Biden calls on faith leaders to rally in favor of gun control

U.S. Vice President Joe Biden, center, gives a statement to the media before convening a meeting on gun violence with law enforcement leaders and White House officials at the White House Dec. 20 in Washington. (CNS/Reuters/Chris Kleponis)
This article appears in the Gun Violence feature series. View the full series.

Vice President Joe Biden called for national faith leaders to rally their faithful in the nation's debate regarding gun control in order to reduce gun violence.

Among the 12 leaders who met with Biden in a White House meeting Wednesday was the Rev. Michael McBride, director of Lifelines to Healing, a faith-based effort to reduce gun violence in inner cities. He said the meeting was very constructive.

Biden met with the faith leaders as part of a series of meetings he is hosting this week to draft a comprehensive plan to lower gun violence. Biden also met with the National Rifle Association, gun control advocates, heads of video game and entertainment industries, and others.

"I told the vice president how we need to include as a central part of this conversation solutions to urban gun violence to unite Americans who all share the pain caused by guns," McBride said.

McBride said Biden shared some thoughts on the White House's proposal to curb gun violence, which includes universal background checks and bans on assault weapons with a possible ammunition component. Biden also expressed the need for faith leaders to appeal to all Americans to eventually pass legislation that will meet that goal.

McBride said he looked forward to "working with Vice President Biden, the Obama administration and Congress to find the comprehensive solution that keeps all of our children and neighbors safe from gun violence."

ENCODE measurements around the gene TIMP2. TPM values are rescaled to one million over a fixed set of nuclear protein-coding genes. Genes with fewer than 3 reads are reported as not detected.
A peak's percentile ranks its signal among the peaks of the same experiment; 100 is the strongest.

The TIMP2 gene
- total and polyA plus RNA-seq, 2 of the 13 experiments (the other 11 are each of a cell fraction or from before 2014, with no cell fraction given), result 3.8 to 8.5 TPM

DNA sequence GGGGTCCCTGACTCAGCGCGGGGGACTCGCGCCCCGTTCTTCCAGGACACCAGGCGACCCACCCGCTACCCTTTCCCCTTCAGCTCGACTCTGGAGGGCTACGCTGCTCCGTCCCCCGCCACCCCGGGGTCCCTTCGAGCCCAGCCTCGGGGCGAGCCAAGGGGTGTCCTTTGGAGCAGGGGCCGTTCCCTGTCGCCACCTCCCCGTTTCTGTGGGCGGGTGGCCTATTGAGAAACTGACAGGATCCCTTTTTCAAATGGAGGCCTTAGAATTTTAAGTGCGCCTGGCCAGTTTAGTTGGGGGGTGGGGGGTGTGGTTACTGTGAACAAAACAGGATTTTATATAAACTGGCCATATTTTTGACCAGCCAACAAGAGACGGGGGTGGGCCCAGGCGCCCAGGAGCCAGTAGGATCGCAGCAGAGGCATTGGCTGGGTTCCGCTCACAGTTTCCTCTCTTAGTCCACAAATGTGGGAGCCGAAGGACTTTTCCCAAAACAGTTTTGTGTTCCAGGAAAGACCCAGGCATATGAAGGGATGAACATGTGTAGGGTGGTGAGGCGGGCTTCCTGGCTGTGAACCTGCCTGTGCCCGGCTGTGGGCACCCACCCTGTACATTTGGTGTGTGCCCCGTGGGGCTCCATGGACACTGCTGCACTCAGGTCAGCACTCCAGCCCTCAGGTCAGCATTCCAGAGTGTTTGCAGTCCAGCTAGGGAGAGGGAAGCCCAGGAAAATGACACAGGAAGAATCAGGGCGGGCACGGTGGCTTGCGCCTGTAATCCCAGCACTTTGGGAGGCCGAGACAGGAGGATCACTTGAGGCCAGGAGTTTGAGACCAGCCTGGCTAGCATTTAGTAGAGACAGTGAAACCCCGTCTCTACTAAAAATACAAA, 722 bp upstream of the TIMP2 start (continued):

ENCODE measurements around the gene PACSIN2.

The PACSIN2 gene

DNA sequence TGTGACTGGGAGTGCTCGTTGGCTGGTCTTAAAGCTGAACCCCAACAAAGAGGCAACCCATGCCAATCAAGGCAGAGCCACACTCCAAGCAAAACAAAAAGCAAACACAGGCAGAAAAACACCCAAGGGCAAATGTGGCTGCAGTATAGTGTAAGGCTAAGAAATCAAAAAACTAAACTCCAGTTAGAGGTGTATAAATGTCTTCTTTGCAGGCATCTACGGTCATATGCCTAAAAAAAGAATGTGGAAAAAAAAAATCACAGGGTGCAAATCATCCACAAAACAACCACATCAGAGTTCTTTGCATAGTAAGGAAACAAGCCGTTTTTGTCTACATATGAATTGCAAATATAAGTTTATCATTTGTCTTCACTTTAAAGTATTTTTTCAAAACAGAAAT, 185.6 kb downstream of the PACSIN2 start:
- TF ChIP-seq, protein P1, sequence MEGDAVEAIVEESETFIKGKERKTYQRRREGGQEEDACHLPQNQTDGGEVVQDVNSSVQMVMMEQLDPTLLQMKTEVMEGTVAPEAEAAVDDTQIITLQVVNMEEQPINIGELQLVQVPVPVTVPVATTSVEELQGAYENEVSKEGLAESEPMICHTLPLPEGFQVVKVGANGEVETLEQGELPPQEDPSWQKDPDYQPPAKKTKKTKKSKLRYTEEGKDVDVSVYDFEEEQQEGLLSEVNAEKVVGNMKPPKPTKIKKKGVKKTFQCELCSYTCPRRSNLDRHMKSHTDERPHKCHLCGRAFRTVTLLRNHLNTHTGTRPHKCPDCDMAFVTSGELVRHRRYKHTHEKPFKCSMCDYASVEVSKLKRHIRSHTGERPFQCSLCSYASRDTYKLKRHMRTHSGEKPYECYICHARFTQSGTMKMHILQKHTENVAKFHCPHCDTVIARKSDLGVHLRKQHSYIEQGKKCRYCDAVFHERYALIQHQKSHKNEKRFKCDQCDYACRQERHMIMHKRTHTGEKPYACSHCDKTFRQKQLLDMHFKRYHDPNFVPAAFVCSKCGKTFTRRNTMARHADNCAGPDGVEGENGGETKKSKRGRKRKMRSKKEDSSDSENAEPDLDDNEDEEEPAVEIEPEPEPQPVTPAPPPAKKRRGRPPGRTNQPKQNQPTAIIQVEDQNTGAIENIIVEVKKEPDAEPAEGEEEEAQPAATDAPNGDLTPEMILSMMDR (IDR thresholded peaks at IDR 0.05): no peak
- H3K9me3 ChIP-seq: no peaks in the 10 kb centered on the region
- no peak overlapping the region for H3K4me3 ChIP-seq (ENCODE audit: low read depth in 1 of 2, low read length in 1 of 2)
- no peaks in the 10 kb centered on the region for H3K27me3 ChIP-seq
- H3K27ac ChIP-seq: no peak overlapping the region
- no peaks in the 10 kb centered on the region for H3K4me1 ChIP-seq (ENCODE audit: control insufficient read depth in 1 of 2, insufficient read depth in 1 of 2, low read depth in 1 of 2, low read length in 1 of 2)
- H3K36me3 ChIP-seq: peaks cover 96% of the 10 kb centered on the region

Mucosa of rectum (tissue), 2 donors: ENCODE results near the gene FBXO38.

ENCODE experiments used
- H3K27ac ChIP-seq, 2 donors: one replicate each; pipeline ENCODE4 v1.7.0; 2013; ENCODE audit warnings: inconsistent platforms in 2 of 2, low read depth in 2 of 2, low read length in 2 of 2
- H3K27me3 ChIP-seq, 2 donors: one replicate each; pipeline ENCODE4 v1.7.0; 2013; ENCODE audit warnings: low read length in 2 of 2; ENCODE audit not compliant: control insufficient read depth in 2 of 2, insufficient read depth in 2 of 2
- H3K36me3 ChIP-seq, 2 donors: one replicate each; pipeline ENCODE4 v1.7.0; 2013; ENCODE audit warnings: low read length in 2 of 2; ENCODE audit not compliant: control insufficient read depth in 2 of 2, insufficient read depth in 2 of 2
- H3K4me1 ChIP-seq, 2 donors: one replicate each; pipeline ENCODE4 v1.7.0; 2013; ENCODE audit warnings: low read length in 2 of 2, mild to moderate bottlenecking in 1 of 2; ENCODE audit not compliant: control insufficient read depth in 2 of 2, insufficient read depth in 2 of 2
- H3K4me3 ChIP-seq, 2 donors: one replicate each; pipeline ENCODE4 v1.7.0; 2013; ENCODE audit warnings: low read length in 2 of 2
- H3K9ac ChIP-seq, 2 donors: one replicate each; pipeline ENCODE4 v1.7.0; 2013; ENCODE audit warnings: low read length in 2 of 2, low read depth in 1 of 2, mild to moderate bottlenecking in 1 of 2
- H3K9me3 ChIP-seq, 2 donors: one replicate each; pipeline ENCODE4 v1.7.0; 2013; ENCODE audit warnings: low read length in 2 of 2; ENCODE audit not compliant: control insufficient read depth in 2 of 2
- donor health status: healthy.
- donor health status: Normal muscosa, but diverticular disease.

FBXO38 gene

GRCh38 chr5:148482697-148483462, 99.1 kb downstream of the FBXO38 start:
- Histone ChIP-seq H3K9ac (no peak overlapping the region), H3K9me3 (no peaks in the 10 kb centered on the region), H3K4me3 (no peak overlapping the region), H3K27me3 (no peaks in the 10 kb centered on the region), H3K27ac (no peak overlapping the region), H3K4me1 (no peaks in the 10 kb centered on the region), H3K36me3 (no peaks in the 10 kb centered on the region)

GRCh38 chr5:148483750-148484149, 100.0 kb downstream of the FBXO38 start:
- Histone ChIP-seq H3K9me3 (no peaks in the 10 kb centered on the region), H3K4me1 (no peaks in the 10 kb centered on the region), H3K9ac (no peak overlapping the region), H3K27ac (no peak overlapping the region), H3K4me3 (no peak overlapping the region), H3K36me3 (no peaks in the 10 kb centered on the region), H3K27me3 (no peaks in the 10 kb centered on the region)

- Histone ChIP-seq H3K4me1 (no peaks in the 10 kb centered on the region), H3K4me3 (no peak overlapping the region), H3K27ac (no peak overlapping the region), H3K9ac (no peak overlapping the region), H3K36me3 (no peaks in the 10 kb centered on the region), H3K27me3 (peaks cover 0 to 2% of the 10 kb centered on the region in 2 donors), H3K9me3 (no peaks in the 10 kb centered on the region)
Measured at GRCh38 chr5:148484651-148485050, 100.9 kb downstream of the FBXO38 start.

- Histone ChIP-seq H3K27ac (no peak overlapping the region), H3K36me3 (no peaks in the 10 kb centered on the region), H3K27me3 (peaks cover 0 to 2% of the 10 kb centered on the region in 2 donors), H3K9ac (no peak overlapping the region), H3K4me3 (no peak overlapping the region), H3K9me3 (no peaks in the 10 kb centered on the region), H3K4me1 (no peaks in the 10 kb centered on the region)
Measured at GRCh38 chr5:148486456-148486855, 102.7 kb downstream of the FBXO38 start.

Lifelines to Healing, a program of the PICO National Network, advocates for a targeted and comprehensive approach to gun control that includes addressing assault weapons bans, universal background checks and mental health care, with a strong focus on urban gun violence.

"Given that a lot of the gun violence is concentrated in urban and poor neighborhoods, it is the responsibility for any comprehensive approach to recognize that and to pay attention to that," he said.

"We're convinced that the pain of urban gun violence in urban neighborhoods and cities coupled with the pain of gun violence in suburban communities is an opportunity for our whole country to unite around the common and shared pain of gun violence and address it all together rather than continue to divide our country into cities and suburbs, poor and rich," he said.

The Lifelines to Healing campaign was launched nationally in November 2011. According to its website, it pushes for policies and resources to address the criminalization of people of color and the lack of meaningful opportunities they face with the goal of repairing communities hurt by violence and crime.

The campaign is hosting a nationwide Gun Violence Prevention Sabbath the weekend of Jan. 19-20, when churches, synagogues, mosques and other houses of worship can memorialize members of their congregations who have been lost to gun violence.

More than 35 congregations of various religious affiliations have joined the weekend commemoration. For more information, visit Gun Violence Prevention Sabbath or PICO National Network's resources page.

[Eloísa Pérez-Lozano is an NCR Bertelsen intern. Her email address is]

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